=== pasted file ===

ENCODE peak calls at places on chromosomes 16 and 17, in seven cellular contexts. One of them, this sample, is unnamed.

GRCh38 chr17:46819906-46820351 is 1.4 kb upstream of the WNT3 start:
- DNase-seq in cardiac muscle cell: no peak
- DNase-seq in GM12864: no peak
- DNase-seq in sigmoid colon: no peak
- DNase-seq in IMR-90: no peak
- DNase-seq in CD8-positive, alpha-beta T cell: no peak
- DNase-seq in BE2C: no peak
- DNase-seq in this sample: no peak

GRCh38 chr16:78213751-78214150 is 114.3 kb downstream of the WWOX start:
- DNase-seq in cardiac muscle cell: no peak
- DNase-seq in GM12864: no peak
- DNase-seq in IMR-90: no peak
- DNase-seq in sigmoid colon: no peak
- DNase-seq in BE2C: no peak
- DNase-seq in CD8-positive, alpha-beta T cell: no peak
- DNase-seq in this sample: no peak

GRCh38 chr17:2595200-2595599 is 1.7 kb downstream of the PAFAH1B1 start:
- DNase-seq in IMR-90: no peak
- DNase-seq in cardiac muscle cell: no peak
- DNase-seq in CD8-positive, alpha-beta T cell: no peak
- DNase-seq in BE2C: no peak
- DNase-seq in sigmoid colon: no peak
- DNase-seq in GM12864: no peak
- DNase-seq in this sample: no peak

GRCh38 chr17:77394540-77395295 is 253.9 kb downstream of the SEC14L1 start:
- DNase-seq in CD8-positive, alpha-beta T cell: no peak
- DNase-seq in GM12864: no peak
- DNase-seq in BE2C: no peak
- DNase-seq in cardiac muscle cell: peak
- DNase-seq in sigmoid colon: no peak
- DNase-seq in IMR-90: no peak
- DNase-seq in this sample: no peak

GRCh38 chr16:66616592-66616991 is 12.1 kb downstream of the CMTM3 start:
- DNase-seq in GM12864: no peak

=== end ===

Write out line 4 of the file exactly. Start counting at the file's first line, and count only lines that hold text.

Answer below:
- DNase-seq in GM12864: no peak